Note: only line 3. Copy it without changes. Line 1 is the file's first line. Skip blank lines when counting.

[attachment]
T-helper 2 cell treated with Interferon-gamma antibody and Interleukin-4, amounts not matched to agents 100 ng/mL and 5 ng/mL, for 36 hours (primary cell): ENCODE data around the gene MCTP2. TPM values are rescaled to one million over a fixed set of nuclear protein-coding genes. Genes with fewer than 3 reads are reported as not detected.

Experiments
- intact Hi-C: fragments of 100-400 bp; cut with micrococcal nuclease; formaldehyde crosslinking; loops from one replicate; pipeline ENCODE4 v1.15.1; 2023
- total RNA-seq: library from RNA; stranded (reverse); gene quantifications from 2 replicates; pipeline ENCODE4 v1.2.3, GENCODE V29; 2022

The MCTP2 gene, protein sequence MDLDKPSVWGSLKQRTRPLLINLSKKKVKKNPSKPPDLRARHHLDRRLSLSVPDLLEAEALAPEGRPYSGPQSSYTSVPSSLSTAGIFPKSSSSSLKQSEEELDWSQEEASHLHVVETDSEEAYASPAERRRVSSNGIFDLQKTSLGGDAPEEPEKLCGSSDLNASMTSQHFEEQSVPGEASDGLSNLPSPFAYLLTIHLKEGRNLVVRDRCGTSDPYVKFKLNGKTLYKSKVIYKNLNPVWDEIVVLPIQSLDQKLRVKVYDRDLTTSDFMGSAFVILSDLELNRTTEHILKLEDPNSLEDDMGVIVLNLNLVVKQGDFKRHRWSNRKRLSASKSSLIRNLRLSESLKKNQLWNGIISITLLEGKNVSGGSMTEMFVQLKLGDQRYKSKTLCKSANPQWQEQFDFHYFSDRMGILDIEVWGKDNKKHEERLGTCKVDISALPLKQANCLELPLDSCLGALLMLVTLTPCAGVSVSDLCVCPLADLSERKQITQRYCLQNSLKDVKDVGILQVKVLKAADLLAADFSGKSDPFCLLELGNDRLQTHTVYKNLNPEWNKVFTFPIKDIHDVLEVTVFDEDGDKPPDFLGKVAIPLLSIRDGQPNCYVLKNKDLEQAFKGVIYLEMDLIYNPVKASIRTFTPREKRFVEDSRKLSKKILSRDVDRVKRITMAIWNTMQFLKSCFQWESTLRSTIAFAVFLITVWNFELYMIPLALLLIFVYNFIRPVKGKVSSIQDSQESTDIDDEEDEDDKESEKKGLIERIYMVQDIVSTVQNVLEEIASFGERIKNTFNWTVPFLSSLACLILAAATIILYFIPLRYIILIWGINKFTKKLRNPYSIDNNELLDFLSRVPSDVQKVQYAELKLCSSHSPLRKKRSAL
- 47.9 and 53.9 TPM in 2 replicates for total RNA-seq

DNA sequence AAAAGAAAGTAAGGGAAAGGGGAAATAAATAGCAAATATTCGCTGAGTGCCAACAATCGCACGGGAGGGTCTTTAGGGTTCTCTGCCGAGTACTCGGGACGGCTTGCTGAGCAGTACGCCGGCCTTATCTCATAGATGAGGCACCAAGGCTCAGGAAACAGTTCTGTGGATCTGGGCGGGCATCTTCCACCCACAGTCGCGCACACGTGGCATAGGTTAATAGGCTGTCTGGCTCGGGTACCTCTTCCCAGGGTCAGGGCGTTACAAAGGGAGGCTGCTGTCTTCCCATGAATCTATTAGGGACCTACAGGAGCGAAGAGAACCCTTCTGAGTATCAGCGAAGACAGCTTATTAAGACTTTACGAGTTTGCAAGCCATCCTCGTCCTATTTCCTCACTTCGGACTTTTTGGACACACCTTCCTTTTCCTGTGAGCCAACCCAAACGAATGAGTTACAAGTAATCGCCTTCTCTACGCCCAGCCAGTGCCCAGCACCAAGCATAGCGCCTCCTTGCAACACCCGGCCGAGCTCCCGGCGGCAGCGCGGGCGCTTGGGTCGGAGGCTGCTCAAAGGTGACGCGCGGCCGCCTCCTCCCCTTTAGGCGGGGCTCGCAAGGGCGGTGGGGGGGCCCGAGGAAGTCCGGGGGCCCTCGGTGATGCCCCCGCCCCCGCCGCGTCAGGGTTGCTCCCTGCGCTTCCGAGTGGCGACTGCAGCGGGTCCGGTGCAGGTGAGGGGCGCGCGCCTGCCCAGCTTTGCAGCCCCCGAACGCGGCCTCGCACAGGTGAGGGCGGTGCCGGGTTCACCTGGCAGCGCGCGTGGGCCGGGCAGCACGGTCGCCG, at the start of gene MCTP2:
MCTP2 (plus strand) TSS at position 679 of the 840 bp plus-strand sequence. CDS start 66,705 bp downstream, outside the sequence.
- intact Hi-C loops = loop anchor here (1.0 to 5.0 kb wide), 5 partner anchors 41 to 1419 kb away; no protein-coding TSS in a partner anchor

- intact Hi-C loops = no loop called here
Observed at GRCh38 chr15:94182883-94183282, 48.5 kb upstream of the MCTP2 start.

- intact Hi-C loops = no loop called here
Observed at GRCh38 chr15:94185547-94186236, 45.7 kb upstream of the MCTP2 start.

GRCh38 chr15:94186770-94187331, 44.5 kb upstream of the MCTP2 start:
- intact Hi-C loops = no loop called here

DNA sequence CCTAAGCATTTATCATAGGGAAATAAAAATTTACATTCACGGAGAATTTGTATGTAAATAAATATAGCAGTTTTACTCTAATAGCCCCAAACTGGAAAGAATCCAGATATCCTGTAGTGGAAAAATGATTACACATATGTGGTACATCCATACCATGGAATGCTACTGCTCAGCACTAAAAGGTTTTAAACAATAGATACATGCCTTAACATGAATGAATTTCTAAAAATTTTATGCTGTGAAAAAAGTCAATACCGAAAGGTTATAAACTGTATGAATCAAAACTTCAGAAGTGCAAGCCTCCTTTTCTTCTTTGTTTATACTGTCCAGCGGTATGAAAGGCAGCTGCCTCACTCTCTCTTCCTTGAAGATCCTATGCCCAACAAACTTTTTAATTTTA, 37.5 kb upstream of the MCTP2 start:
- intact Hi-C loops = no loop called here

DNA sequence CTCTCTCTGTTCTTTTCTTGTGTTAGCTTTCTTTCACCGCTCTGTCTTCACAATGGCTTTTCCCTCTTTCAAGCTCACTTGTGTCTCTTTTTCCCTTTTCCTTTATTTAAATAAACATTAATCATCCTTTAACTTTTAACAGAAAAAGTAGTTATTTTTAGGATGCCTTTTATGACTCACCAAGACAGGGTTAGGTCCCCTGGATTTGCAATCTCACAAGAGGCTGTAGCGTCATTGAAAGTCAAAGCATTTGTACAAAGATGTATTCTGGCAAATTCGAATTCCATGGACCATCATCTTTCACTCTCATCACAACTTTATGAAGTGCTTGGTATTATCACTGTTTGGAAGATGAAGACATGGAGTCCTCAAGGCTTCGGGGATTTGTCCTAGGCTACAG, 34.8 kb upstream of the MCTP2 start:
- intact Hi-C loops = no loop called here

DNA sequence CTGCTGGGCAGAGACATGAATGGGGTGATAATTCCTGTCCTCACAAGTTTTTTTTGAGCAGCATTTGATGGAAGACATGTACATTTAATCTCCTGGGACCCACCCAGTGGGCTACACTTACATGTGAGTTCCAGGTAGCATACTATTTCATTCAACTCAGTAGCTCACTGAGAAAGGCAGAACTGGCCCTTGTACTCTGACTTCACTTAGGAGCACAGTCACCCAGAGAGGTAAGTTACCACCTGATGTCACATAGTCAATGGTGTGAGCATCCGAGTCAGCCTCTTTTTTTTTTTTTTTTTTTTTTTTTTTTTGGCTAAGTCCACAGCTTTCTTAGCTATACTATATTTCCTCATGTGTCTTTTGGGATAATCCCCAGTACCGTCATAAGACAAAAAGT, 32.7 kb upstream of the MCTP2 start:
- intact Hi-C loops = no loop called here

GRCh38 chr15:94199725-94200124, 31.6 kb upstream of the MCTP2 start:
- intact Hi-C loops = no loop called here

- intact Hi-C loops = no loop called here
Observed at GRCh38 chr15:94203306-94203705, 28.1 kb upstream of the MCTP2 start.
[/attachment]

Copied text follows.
- intact Hi-C: fragments of 100-400 bp; cut with micrococcal nuclease; formaldehyde crosslinking; loops from one replicate; pipeline ENCODE4 v1.15.1; 2023